Introduction, Design, User Interface, Display And Audio Quality
We have a lot of laptop reviews here at PC Perspective. As you’d expect, we generally use the same benchmarks and use the same principles whenever reviewing a laptop.
Yet we’ve never before put all of this down in writing so that our readers could understand exactly what we’re doing. Since this is a new year with new laptops to review, now is a good time introduce new benchmarks and get rid of old ones - which also makes this a good time to share information with our readers.
The first page of any laptop review here at PC Perspective is dominated by some very subjective criteria.
Design comes first, and is also the most subjective. It refers to a laptop’s build quality, general layout and attractiveness. This is where we comment on a laptop’s aesthetics, and it’s also where we comment on a laptop’s perceived durability. We look at details like the display hinges, the chassis, the display lid and overall material quality. An ideal laptop design is attractive to the eye, pleasurable to touch, and feels sturdy in normal use.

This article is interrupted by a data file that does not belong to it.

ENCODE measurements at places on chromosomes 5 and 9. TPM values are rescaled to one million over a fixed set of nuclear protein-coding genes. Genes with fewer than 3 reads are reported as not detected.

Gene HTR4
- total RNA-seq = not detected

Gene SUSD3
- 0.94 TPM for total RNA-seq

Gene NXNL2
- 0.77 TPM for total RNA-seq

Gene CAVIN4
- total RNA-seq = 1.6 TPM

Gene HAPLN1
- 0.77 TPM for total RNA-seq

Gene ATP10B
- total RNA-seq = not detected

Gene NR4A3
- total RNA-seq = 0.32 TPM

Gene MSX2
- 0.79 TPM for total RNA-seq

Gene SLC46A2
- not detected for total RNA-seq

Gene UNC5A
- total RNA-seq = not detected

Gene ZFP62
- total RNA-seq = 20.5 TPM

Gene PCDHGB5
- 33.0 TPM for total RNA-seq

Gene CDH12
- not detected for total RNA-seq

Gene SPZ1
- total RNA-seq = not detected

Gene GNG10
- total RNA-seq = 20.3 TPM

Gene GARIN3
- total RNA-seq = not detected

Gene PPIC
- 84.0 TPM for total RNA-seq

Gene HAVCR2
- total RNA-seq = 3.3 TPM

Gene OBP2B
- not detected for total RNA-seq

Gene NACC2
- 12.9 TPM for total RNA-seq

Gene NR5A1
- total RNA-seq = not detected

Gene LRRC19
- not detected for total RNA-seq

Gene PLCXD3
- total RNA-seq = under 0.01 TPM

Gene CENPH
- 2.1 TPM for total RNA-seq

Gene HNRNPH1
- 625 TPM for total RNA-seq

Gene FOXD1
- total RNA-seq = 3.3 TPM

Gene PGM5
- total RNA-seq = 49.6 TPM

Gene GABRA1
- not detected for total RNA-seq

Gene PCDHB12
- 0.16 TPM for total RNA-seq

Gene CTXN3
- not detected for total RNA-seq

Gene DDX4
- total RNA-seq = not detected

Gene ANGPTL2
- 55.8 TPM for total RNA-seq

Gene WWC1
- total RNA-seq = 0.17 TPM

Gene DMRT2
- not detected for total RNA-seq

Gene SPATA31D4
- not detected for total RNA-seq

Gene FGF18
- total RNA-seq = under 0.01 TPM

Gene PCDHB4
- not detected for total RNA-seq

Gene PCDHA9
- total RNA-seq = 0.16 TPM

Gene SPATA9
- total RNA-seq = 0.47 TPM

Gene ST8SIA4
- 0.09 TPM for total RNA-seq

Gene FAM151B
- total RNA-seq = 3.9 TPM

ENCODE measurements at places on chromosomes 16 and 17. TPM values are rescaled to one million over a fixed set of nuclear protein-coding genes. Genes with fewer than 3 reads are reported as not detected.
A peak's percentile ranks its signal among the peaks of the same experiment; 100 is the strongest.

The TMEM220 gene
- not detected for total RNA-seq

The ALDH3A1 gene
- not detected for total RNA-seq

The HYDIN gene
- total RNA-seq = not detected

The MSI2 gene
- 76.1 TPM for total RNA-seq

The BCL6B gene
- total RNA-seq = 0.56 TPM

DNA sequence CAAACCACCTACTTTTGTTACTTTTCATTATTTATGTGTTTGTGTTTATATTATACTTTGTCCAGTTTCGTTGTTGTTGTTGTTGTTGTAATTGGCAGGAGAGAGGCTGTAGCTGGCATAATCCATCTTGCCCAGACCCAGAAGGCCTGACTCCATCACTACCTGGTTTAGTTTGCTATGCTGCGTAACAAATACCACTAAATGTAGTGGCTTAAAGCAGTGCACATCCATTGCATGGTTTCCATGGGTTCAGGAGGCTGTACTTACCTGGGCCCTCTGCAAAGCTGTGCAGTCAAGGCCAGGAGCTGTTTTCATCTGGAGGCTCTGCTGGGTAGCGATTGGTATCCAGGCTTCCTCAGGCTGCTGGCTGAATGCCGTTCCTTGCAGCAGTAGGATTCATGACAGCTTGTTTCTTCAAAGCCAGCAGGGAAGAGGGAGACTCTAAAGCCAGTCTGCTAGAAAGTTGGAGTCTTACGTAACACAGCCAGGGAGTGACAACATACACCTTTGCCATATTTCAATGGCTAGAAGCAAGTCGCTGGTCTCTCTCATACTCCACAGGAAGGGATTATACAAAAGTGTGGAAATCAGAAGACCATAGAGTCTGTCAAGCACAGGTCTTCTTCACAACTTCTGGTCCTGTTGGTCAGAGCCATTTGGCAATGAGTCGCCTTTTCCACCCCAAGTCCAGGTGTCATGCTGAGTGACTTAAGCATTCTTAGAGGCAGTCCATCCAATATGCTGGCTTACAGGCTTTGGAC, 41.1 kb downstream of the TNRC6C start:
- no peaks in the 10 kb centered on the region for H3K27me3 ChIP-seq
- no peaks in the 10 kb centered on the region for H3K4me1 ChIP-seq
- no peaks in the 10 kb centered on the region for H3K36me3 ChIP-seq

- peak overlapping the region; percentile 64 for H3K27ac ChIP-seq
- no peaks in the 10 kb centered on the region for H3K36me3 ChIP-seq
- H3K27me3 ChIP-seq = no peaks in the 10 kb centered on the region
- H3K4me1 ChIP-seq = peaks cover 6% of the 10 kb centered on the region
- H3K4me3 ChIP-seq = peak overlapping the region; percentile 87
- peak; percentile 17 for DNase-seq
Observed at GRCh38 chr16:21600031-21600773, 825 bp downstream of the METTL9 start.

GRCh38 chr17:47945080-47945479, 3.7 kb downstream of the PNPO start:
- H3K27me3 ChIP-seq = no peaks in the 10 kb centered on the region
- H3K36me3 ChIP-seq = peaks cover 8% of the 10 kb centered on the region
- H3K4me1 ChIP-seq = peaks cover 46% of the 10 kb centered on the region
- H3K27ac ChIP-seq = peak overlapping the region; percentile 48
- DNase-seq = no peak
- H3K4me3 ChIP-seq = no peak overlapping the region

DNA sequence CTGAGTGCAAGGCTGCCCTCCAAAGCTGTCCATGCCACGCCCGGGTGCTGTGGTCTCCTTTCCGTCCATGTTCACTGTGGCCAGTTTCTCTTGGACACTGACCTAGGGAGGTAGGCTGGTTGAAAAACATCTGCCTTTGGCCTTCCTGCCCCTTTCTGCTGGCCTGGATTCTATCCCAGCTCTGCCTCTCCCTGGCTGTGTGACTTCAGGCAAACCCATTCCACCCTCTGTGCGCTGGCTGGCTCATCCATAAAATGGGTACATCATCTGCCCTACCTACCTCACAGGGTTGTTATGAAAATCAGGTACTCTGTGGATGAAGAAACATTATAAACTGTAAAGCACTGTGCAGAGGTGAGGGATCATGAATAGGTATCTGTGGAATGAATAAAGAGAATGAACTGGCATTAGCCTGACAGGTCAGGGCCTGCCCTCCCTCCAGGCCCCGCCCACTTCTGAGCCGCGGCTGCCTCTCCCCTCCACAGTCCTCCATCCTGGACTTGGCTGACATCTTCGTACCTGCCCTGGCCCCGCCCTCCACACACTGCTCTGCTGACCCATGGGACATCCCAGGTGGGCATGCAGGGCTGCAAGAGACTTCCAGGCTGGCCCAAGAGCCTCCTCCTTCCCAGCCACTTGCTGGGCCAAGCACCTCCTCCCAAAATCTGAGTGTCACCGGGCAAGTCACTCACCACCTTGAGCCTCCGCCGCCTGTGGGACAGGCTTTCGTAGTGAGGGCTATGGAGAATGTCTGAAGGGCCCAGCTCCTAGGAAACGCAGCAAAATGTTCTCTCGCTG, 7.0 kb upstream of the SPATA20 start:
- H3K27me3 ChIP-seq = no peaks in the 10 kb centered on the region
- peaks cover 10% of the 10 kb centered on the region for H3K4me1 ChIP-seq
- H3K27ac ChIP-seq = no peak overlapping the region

AMD Unleashes the 990FX: Paving the way for Bulldozer
Word of the AMD 990FX chipset first came around the end of last year. Speculation was brisk as to what new features it would bring, and when exactly it would help to usher in the age of Bulldozer to the world. Most thought that it would be a shrink of the then current 890FX, and the new SB950 southbridge would have improvements to the SATA 6G controller, as well as a native USB 3.0 implementation. Today we finally get to see the reality of the situation. It is not groundbreaking, nor is it altogether exciting, but it is certainly interesting.
The 990FX and SB950 chips are identical to the previous 890FX and SB850. They are the same silicon. For those hoping for new technology will be disappointed. But all is not lost! AMD did increase the HyperTransport specification from 3.0 to 3.1, which allows the HT bus to run at 6.4 GTPS as compared to the older 5.2 GTPS. This is in place to allow the upcoming Bulldozer chips to run the northbridge portion of the chip up to 3.2 GHz, and to give the CPU more bandwidth between the different busses on the board (eg. SATA, USB 3.0, and PCI-E connections).
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